First of all, the last line of your email holds the key to the early phase of your recovery. Relationships between codependents and those with BPD really are quite addictive. So your early recovery model is quite similar to coming off of an addictive substance – namely the powerful neurochemicals that were produced while in the relationship. It involves simply refraining from going back to the drug long enough to process what is coming up.

I say “simply” but of course this requires a great deal of focus, effort and consistent habits. It is challenging and painful. But, during this phase, by not returning to the relationship, you will allow many insights and growth opportunities that were being suppressed to become available. It is really helpful in this phase to be working with someone who can help not only support you through this difficult period, but also help you glean all the developmental benefits you can which will then serve you later in all phases of your life and in ways you might not even expect at the moment. You can get through this withdrawal phase by reading as much as you can on the subject to keep yourself conscious and focused on recovery. But the ideal is really a therapist or coach who can reflect back to you in a very personal way that is customized to you.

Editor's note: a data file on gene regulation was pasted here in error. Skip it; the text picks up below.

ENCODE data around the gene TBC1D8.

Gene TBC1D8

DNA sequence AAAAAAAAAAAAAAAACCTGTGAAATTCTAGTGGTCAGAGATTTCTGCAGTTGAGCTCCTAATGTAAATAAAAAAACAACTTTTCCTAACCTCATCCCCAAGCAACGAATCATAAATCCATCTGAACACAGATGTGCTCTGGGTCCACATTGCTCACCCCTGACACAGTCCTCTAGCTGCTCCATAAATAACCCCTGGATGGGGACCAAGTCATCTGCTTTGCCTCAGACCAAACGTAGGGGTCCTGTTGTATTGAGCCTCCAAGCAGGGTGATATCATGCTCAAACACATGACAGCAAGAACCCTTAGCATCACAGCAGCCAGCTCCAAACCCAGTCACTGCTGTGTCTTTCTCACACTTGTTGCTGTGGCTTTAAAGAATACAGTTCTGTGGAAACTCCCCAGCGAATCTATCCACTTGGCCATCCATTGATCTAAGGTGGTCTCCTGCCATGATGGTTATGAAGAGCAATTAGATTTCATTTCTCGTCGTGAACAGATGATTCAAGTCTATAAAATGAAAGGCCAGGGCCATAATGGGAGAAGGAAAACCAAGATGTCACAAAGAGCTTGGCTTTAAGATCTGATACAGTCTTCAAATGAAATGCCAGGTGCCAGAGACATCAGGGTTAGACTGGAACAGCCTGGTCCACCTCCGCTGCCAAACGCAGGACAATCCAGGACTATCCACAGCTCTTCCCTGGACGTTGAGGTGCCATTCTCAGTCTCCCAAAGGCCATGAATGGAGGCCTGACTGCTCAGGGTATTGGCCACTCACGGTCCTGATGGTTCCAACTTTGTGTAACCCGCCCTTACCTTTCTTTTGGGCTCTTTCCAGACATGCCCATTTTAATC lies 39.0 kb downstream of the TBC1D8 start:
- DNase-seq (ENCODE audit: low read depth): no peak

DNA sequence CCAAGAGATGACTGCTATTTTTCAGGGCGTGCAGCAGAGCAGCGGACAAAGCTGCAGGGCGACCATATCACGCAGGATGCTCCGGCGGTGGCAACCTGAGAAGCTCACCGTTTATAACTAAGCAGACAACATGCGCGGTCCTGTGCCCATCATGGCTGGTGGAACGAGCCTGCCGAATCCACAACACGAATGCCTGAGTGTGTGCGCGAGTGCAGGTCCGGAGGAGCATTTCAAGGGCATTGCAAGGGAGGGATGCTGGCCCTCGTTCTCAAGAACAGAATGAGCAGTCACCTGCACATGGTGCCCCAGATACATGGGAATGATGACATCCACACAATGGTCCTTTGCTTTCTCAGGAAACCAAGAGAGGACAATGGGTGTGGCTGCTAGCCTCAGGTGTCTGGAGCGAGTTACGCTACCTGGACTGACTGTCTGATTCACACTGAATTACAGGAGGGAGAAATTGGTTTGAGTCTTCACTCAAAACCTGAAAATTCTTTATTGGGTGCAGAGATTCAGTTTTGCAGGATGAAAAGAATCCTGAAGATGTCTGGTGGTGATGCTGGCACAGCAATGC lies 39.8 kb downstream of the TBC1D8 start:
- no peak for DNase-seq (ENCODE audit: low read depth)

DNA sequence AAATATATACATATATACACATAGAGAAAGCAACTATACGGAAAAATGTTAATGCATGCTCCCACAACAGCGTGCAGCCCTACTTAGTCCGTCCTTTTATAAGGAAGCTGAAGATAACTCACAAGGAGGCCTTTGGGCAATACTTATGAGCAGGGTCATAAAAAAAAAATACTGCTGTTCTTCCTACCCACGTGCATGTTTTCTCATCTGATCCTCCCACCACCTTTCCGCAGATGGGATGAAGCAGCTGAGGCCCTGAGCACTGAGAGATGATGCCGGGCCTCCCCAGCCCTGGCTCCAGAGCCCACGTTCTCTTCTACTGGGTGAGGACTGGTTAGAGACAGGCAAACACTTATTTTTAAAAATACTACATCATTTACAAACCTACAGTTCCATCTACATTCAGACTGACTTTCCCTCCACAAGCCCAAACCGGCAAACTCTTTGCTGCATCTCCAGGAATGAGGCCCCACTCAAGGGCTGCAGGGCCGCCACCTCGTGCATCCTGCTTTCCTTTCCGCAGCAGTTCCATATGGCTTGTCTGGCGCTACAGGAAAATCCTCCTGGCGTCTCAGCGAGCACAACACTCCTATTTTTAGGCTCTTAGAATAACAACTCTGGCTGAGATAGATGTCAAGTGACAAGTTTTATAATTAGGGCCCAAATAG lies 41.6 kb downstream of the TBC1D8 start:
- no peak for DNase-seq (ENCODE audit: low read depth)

In any case, the secret to these recoveries is getting through that initial phase, not running back to the relationship, and facing and processing all of the energies that surface – the energies the relationship was helping you avoid facing.

As you move through that early phase of recovery and into the later phases, you may be surprised as you realize that your ex was not really the issue, per se, but rather a symbol and a catalyst to push other aspects of your life into your awareness. In the later phases of recovery from this kind of relationship, you may find yourself becoming more clear about not only how to better approach future relationships, but about your past history, your family dynamics, your identity, and your life direction in many areas. You may eventually look back on this healing process as part of what helped you become who you are at that future date.